Open Access This article is licensed under a Creative Commons Attribution 4.0 International License, which permits use, sharing, adaptation, distribution and reproduction in any medium or format, as long as you give appropriate credit to the original author(s) and the source, provide a link to the Creative Commons licence, and indicate if changes were made. The images or other third party material in this article are included in the article's Creative Commons licence, unless indicated otherwise in a credit line to the material. If material is not included in the article's Creative Commons licence and your intended use is not permitted by statutory regulation or exceeds the permitted use, you will need to obtain permission directly from the copyright holder. To view a copy of this licence, visit http://creativecommons.org/licenses/by/4.0/.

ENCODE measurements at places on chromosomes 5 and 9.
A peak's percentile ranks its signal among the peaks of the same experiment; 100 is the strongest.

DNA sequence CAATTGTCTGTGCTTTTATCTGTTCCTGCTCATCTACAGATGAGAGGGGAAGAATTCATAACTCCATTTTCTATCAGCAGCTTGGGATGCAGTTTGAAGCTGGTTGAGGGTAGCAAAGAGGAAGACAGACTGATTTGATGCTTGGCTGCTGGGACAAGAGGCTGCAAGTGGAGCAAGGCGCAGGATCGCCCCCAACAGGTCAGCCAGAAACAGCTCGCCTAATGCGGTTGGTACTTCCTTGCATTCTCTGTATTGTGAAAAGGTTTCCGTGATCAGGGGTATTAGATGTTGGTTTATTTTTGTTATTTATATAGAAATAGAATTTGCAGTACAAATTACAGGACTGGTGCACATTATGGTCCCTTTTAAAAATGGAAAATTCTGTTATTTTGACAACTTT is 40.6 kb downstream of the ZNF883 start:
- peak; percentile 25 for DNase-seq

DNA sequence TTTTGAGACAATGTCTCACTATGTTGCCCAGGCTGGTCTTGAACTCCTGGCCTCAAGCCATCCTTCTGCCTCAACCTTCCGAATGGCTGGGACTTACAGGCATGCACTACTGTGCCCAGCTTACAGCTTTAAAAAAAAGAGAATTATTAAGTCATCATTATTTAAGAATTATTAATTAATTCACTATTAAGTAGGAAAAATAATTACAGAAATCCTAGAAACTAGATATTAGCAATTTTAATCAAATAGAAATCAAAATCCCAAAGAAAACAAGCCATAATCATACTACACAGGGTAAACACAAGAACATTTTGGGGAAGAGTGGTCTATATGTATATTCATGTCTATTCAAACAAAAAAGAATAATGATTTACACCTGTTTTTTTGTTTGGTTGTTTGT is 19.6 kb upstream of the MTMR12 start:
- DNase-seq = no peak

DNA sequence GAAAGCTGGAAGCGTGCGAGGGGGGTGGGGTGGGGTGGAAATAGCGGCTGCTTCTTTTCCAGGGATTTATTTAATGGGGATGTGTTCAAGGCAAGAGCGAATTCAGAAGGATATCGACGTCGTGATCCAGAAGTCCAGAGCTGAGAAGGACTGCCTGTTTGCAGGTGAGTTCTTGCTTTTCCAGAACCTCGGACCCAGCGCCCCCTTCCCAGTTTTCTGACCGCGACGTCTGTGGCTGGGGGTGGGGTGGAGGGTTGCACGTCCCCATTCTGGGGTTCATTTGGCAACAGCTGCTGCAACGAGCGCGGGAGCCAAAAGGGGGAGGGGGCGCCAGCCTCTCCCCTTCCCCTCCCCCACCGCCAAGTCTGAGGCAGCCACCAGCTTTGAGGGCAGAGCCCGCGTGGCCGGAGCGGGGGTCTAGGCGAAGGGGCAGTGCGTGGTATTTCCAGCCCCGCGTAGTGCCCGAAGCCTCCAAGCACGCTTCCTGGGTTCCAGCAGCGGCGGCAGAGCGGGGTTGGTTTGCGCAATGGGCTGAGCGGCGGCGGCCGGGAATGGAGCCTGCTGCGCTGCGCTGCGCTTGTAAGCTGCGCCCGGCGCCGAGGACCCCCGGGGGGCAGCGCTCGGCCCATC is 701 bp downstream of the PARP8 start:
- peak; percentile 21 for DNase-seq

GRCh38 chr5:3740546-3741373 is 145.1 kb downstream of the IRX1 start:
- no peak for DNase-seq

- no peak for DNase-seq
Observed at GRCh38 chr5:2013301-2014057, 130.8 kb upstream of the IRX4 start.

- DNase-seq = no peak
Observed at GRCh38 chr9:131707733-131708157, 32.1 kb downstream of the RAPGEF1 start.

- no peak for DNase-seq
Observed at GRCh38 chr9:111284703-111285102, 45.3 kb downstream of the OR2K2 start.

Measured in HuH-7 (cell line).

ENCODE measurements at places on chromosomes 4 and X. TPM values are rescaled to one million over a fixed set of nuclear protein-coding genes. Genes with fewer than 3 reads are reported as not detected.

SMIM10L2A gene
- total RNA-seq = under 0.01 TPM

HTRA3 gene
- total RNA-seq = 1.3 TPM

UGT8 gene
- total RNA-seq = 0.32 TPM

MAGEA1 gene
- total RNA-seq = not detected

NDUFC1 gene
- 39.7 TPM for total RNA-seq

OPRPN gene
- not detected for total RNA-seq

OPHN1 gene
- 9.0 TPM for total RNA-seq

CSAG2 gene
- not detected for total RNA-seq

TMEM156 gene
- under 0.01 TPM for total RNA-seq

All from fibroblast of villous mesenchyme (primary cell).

Reprints and Permissions

About this article

Check for updates. Verify currency and authenticity via CrossMark

Cite this article

Liu, Z., Wang, Z., Xu, M. et al. The priority areas and possible pathways for health cooperation in BRICS countries. glob health res policy 8, 36 (2023). https://doi.org/10.1186/s41256-023-00318-x

Download citation

  • Received:

  • Accepted:

  • Published:

  • DOI: https://doi.org/10.1186/s41256-023-00318-x

Keywords

  • BRICS countries
  • Health cooperation
  • Communicable disease
  • Access to medicine